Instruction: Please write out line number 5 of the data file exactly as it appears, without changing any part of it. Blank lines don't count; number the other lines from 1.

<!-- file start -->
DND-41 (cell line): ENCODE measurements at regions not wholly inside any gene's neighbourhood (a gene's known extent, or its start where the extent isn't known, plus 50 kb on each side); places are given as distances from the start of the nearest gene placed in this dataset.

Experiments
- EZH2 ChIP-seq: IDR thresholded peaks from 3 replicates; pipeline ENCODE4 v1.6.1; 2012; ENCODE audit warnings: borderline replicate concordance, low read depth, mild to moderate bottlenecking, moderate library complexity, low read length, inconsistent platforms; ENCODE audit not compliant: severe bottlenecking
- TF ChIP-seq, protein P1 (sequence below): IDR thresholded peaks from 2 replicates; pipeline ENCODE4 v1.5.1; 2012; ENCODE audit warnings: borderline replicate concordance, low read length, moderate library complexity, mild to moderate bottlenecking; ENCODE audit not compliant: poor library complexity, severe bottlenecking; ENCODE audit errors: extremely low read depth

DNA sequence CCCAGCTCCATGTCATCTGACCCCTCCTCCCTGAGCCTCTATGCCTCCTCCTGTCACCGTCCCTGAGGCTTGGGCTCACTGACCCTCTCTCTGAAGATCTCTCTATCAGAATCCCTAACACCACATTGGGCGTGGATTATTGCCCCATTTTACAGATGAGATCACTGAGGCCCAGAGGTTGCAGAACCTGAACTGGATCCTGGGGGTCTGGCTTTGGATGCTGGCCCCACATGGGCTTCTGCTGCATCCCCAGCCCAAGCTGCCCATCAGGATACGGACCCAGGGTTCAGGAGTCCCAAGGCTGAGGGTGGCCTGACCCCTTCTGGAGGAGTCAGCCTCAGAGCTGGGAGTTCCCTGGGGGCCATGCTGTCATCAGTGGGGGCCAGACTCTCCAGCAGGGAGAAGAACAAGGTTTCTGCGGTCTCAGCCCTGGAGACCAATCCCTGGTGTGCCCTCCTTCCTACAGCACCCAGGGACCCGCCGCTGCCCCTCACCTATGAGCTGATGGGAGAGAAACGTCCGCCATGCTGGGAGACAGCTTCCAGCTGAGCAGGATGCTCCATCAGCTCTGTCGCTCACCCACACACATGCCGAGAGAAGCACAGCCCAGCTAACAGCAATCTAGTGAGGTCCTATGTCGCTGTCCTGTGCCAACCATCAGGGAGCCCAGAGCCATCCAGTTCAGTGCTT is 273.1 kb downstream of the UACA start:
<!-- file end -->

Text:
DNA sequence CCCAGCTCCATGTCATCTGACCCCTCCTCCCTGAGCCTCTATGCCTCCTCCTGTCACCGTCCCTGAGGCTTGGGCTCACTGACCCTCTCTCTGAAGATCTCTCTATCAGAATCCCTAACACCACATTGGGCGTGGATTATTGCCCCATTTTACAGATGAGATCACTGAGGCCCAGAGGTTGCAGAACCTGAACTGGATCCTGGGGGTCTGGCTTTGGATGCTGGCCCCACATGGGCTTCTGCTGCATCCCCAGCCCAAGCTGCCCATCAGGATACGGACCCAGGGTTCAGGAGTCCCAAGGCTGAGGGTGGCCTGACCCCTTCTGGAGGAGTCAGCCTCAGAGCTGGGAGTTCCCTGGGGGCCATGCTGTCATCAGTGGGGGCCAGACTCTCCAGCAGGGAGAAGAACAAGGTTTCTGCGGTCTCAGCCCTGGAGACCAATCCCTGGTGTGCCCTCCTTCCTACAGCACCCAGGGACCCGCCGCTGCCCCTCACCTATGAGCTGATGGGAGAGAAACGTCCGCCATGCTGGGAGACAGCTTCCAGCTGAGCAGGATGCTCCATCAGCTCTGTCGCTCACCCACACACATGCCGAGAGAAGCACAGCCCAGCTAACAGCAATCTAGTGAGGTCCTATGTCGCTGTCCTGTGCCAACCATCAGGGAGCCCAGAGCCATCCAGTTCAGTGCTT is 273.1 kb downstream of the UACA start: